Yet another report on school reform has urged reform in the area of school leadership. This report, entitled, “Operating in the Dark: What Outdated State Policies and Data Gaps Mean for Effective School Leadership” and produced by the George W. Bush Institute and the Alliance to Reform Education Leadership.
What stands out about “Operating in the Dark” are the following factors:
- Its particular focus on principalship
- Its basis in self-reported data
- Its state by state breakdown of data and recommendations
“Operating in the Dark” is a first-of-its-kind report on states’ policies that affect principal preparation, licensure, tenure, and data collection. This report explores how states are using their authority to increase the supply of effective principals focused on raising student achievement. The findings are based on self-reported data from all 50 states and the District of Columbia. “Operating in the Dark” includes state policy recommendations to drive needed reforms and gives the educational community new insights on promising efforts by states to improve the supply of high-quality principals.
Specific recommendations of the report include:
Principal Preparation Program Approval
• States need to understand the growing body of research highlighting the wide range of skills and behaviors that principals need to succeed in the highly complex and demanding job of school leader. This research should be incorporated into state requirements for principal preparation programs to ensure that programs produce high-quality candidates. Effective preparation programs include a number of key elements, including: being expressly designed to produce and place principals who improve student learning; having clearly defined principal competencies; strategically recruiting high-potential candidates into the program; using a rigorous candidate selection process; providing relevant coursework taught by faculty with practitioner experience; incorporating authentic learning experiences in real school settings; and ensuring that graduates demonstrate mastery of competencies.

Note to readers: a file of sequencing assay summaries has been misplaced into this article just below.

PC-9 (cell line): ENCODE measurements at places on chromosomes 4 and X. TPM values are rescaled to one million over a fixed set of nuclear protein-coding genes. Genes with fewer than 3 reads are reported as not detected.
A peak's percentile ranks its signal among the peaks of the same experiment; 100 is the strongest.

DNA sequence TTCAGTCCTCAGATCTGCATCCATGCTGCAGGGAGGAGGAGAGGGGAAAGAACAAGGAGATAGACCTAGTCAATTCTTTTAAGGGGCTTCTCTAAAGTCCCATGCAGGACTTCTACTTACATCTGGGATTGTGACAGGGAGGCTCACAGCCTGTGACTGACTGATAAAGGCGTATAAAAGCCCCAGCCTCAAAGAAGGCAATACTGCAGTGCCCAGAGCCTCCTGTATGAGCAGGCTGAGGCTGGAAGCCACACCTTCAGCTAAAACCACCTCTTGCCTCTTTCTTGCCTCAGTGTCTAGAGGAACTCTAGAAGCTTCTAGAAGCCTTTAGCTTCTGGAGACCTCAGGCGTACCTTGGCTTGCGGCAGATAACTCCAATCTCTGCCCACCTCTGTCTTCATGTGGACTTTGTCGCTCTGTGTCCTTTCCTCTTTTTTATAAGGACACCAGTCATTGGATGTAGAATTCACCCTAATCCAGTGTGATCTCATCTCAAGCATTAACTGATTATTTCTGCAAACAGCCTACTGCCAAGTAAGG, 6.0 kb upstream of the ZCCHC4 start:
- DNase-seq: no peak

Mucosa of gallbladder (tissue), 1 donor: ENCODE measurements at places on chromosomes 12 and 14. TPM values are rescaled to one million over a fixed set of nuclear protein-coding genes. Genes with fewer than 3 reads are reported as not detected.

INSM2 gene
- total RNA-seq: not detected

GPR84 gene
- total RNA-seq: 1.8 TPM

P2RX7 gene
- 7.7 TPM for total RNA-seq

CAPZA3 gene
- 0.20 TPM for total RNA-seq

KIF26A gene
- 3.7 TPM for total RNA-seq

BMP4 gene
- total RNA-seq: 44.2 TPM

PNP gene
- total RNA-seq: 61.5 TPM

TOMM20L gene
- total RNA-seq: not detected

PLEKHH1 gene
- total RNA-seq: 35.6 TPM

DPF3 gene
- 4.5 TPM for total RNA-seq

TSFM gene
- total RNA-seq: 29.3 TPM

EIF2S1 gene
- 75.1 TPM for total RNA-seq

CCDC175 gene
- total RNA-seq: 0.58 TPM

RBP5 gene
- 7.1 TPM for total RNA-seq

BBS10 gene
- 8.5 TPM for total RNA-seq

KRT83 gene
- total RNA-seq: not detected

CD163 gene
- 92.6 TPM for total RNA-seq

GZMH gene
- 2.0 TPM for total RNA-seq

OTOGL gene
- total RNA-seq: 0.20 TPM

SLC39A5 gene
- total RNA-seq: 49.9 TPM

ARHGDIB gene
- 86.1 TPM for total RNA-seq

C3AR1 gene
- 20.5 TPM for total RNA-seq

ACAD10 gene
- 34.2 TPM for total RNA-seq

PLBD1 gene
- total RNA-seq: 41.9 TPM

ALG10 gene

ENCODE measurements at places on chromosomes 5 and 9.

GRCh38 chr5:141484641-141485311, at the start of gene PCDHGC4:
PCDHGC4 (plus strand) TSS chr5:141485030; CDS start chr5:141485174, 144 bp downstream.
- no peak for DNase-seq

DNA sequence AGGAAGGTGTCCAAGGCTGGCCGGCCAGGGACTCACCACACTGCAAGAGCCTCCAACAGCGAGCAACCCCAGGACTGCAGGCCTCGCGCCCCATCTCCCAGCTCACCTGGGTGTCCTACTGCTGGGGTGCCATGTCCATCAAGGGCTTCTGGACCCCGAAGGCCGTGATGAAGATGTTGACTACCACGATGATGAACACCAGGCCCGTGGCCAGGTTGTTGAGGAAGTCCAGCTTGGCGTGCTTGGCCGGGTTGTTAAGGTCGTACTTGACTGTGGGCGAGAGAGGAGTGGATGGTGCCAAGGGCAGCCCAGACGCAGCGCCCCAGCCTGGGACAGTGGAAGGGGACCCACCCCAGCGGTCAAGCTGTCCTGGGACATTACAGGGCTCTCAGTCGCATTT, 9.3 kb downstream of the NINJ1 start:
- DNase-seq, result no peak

• States should allow organizations other than higher education institutions to be approved to provide principal preparation, as long as those programs meet the same rigorous standards.
• States should monitor principal preparation program outcome data and hold programs accountable for producing effective principals.
• States should move away from input-based principal licensing requirements such as years of teaching and degrees, which are not accurate proxies or predictors of principal effectiveness. For licensure to signal proof of competence, states should seek out a new form of performance-based assessment that measures the more complex skills research shows effective school leaders need to succeed.
• States should base principal license renewal decisions on job performance and demonstration of competencies that correlate with principal effectiveness measures, including impact on student achievement. Leaders repeatedly receiving poor ratings should not have their licenses renewed.
In conclusion, the report finds that “states need to be able to measure principals’ ability to secure jobs, retain jobs, demonstrate an impact on student achievement, and receive effective evaluation ratings. With this information, states can make strategic decisions and investments that result in a more highly qualified principal pool.”
Clearly, principals have great power to improve schools, attract and retain effective teachers, and increase student learning. It is time for state-led efforts to reform principal preparation and licensure.
The executive summary and full report can be found at www.bushcenter.org/education-policy.